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Hoffmann, R. A wiki for the life sciences where authorship matters. Nature Genetics (2008)

Agrin is a heparan sulfate proteoglycan.

In the present study we have identified the extracellular matrix protein agrin as a major heparan sulfate proteoglycan (HSPG) in embryonic chick brain. Using monoclonal antibodies and a polyclonal antiserum to the core protein of a previously identified HSPG from embryonic chick brain, our expression screened a random-primed E9 chick brain cDNA library. Twelve cDNAs were isolated that were shown to be identical to the chick extracellular matrix protein agrin. Western blot analysis and immunocytochemistry confirmed that agrin is a HSPG that is identical with the HSPG from embryonic chick brain. A polyclonal antiserum to recombinant agrin protein recognized agrin as a diffuse band of over 400 kDa in extracts from brain and vitreous humor. The agrin immunoreactivity on the blot was shifted to a defined band of approximately 250 kDa after treatment of the samples with heparitinase or nitrous acid, and this banding pattern was indistinguishable from immunoreactivity obtained with antibodies to the brain HSPG. We also show that agrin binds tightly to anion exchange beads, indicating that the molecule is highly negatively charged, which is a hallmark of all proteoglycans. Furthermore, the agrin antiserum recognizes the affinity purified HSPG from chick brain and vitreous humor. Immunocytochemistry demonstrated that agrin is expressed in developing brain, and is especially abundant in developing axonal tracts, in a distribution identical to the staining of the brain HSPG with monoclonal antibodies. We also show that the anti-HSPG antibodies stain the synaptic site of the neuromuscular junction, in agreement with agrin expression. Thus, our studies demonstrate that chick agrin is a HSPG that is prominent in the embryonic chick brain. Since previous studies from our laboratories have shown that this proteoglycan interacts with neural cell adhesion molecule, our studies raise the interesting possibility that neural cell adhesion molecule and agrin are interactive partners that may regulate a variety of cell adhesion processes during neural development, including synaptogenesis.[1]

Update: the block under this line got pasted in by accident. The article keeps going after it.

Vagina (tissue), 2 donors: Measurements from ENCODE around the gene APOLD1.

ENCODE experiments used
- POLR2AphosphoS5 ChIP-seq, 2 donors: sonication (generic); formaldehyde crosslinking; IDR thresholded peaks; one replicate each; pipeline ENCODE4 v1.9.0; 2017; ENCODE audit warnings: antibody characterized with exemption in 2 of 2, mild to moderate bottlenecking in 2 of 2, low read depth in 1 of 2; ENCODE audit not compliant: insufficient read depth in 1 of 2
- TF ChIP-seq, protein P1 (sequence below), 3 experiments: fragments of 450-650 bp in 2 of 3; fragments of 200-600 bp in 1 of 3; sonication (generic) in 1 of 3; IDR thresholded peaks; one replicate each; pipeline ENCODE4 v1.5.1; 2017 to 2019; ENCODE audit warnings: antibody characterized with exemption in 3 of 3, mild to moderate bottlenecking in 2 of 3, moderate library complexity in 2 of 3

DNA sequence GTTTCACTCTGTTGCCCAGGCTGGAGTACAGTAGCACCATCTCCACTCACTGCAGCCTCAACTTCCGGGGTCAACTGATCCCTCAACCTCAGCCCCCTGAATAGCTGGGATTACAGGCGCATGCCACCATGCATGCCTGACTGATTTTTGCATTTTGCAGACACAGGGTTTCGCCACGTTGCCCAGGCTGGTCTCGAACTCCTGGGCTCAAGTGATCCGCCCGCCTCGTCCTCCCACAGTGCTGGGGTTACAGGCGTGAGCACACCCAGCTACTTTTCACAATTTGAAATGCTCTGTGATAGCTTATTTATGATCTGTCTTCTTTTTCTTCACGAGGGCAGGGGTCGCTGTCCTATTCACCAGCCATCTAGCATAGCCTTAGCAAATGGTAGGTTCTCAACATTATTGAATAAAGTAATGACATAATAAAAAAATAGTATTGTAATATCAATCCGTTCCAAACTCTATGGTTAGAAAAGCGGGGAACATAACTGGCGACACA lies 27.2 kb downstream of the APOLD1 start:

1. Agrin is a heparan sulfate proteoglycan. Tsen, G., Halfter, W., Kröger, S., Cole, G.J. J. Biol. Chem. (1995) [Pubmed]
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